Greg Greenway was a promising high school and college basketball player when he became aware of the racial injustices experienced by his Black teammates. The experience inspired Greenway to write his first songs. In the more than two decades since, Greenway has continued to use his songwriting as a vehicle for sharing his humanistic views. On his 1992 debut album, A Road Worth Walking Down, Greenway sang of freedom during "Free At Last," inspired by the imprisonment of Nelson Mandela, and the title track. On his second album, Singing for the Landlord, released in 1995, he sang of Native American rights ("Ghost Dance"), the horror of a drive-by shooting ("She's Just Gone") and the depression of poverty ("Crack in the Wall").
Although Greenway's earliest acclaim came for his athletic abilities, he turned his attention to music after visiting Massachusetts during his senior year at William & Mary College in Williamsburg, Virginia. Walking through Harvard Square in Cambridge, he was inspired by the street performers and the singer-songwriters that he heard at the folk music coffeehouse Passims. Following his graduation, he returned to Massachusetts and formed an acoustic-based band. Although the group played throughout New England as the opening act for Livingston Taylor, Greenway became frustrated after a second guitarist was added. Leaving the band, Greenway formed Trace of Red, a cover band that specialized in interpreting songs by the Who and the Police. After playing with the band for three years, Greenway elected to return to acoustic music and, with bassist Doug Wrey, formed a duo in 1981. While they've occasionally expanded into a larger group, the duo's acoustic sound has remained consistent. Although Greenway had his greatest success with his novelty tune, "Massachusetts," which lampooned the poor driving of the state's residents, he's continued to make a lasting mark with his rhythmic songs of freedom and justice.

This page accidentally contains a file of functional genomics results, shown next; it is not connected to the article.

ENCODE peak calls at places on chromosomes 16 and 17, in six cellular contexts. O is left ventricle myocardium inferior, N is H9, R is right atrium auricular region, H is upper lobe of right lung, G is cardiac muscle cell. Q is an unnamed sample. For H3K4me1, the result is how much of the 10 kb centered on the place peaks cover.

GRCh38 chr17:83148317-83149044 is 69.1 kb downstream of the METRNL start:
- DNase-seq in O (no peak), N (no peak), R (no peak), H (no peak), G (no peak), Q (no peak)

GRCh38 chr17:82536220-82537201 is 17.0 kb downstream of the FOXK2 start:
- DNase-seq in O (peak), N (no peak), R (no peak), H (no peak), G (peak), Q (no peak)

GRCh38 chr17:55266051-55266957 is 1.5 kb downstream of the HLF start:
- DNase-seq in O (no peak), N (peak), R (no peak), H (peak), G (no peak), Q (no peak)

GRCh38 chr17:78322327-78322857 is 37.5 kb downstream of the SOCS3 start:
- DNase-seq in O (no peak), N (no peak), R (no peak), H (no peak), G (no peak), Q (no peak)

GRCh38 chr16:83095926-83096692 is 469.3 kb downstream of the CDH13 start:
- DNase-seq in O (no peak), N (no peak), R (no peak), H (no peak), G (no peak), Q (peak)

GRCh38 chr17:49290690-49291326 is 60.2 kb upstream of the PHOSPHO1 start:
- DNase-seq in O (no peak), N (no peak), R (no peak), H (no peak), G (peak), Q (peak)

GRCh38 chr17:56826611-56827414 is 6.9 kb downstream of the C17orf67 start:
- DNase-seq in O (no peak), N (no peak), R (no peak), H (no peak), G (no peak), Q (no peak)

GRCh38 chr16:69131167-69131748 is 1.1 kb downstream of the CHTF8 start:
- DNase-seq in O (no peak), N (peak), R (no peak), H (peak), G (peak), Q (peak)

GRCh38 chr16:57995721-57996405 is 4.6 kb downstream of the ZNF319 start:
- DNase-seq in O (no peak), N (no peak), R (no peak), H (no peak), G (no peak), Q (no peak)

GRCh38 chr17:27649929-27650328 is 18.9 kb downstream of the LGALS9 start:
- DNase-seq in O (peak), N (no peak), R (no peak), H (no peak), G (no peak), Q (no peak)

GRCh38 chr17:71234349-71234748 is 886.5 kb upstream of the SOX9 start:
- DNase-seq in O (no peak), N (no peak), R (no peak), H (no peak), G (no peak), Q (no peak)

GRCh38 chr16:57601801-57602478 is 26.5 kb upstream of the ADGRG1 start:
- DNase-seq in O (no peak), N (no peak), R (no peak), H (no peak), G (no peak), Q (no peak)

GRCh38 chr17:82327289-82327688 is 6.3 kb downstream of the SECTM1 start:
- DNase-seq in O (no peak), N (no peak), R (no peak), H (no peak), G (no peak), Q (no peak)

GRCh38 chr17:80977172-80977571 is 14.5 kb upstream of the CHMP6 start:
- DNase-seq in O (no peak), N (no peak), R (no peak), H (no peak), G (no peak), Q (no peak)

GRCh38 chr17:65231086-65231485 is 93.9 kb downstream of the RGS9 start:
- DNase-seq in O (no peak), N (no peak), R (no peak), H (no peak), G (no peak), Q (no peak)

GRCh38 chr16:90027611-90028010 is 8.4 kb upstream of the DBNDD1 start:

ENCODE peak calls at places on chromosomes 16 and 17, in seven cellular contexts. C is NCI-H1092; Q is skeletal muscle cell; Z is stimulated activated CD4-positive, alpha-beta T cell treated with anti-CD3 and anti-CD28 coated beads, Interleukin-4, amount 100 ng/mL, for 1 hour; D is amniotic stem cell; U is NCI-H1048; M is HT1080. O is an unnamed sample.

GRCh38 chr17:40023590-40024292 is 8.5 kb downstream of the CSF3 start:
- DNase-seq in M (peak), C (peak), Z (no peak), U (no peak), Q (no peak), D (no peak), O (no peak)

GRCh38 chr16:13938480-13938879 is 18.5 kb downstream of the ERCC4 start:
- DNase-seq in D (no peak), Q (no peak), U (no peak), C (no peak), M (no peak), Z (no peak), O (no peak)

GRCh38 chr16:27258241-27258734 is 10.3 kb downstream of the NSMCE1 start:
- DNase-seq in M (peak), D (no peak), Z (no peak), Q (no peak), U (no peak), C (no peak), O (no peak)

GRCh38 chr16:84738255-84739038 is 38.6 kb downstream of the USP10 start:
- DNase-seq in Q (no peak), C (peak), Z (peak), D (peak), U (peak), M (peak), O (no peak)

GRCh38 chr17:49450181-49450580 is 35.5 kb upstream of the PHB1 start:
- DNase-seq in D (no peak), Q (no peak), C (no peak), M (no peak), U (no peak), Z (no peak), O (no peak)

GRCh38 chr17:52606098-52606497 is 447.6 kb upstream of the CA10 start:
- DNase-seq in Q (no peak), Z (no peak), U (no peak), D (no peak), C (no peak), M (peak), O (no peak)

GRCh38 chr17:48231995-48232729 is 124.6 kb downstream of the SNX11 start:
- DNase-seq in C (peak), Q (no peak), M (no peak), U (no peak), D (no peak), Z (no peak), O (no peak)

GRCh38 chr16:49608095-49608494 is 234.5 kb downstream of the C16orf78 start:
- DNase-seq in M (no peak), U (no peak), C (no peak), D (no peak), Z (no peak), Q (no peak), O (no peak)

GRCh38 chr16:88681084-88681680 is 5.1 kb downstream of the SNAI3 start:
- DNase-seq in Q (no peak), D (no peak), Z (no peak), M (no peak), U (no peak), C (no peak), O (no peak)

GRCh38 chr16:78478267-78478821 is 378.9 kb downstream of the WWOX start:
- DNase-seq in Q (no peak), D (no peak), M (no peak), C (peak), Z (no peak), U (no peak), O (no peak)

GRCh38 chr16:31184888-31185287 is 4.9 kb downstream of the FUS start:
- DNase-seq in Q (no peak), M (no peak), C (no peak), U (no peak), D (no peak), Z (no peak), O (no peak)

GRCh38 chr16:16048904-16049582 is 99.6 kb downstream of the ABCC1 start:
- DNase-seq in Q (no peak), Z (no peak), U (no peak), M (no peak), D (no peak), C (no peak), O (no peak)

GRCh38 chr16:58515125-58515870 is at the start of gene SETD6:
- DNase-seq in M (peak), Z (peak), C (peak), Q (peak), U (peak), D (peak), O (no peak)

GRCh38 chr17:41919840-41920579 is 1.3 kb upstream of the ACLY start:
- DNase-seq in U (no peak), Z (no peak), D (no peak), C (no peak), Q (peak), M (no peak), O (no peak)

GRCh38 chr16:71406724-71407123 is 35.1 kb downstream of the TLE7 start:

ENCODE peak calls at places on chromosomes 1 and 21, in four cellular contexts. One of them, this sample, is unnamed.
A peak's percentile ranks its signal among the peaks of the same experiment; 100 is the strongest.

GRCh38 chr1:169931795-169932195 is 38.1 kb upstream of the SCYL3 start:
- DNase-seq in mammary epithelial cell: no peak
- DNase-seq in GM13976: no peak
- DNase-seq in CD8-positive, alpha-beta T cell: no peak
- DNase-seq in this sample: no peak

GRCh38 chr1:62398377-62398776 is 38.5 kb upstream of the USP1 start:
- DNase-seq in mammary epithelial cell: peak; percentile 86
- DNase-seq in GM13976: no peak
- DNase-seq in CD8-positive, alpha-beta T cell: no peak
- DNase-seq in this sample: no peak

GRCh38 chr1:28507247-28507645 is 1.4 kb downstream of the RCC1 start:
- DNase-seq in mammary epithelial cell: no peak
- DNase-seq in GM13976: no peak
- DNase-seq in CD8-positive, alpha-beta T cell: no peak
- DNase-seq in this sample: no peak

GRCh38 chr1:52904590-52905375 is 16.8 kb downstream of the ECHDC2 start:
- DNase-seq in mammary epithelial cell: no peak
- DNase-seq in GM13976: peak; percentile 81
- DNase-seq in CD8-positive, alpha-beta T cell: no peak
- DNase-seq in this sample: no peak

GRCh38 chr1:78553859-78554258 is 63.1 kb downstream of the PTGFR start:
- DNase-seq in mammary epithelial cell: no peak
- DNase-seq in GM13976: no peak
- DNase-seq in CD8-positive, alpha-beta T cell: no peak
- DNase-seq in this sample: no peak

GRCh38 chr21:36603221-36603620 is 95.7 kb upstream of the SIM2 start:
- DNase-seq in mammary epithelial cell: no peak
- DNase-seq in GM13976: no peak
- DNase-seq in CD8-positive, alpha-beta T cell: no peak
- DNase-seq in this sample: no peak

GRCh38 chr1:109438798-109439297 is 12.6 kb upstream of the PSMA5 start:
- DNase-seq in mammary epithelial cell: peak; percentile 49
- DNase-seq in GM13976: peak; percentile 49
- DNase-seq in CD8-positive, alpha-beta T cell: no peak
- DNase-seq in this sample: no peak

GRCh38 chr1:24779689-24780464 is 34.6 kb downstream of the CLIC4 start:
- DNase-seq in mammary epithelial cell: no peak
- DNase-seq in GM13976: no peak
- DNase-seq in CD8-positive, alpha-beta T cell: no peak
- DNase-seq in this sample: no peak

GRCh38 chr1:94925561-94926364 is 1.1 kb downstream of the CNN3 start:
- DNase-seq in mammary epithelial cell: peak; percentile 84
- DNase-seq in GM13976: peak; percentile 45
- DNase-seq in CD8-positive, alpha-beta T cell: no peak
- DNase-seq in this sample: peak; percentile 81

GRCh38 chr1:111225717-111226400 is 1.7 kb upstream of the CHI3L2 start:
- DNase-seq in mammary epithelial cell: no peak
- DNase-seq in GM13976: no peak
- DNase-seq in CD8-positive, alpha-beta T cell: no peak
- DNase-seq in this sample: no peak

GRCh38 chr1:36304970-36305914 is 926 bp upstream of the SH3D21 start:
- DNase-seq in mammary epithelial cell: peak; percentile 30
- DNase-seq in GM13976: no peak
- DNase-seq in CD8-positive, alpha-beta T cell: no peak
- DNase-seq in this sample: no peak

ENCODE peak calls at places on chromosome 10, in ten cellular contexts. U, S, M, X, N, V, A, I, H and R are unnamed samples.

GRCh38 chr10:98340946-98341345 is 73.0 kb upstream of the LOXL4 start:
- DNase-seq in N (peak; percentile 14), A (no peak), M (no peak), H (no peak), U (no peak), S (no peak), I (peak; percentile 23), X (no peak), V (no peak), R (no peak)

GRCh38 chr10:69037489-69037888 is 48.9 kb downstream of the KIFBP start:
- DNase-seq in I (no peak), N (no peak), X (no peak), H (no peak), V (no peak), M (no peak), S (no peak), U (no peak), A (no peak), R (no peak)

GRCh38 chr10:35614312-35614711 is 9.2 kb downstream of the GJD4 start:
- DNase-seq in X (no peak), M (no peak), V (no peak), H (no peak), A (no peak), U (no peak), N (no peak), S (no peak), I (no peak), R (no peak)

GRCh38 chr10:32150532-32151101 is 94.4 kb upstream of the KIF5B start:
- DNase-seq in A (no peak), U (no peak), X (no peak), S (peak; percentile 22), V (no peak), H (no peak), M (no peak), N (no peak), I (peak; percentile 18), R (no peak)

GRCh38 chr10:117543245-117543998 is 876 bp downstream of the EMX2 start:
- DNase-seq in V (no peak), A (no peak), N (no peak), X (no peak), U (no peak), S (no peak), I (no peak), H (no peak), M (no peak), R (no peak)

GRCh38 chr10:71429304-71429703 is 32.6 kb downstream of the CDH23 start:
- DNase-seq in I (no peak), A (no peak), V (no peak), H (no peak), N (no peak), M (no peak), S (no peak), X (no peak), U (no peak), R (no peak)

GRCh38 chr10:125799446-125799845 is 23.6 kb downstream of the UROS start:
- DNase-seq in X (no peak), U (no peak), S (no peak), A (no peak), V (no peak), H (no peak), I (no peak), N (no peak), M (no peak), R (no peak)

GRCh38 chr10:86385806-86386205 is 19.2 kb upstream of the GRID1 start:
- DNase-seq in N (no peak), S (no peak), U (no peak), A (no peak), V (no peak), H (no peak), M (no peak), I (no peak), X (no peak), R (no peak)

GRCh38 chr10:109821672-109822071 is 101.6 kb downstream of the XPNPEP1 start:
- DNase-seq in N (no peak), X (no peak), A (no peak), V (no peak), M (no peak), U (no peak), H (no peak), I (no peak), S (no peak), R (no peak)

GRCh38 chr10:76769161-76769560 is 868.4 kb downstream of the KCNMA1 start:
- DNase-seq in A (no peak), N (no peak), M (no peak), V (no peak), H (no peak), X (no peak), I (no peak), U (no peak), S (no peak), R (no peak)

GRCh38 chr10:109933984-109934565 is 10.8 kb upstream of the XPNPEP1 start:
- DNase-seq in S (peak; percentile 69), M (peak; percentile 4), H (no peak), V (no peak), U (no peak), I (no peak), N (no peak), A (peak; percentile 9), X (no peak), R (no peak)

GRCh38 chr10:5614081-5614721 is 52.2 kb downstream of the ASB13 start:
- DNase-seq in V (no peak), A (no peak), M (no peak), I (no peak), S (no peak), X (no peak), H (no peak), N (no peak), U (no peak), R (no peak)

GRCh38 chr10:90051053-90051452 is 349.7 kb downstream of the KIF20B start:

Following his marriage to longtime girlfriend Audrey in September 1996, Greenway moved to Massachusetts' Cape Cod. ~ Craig Harris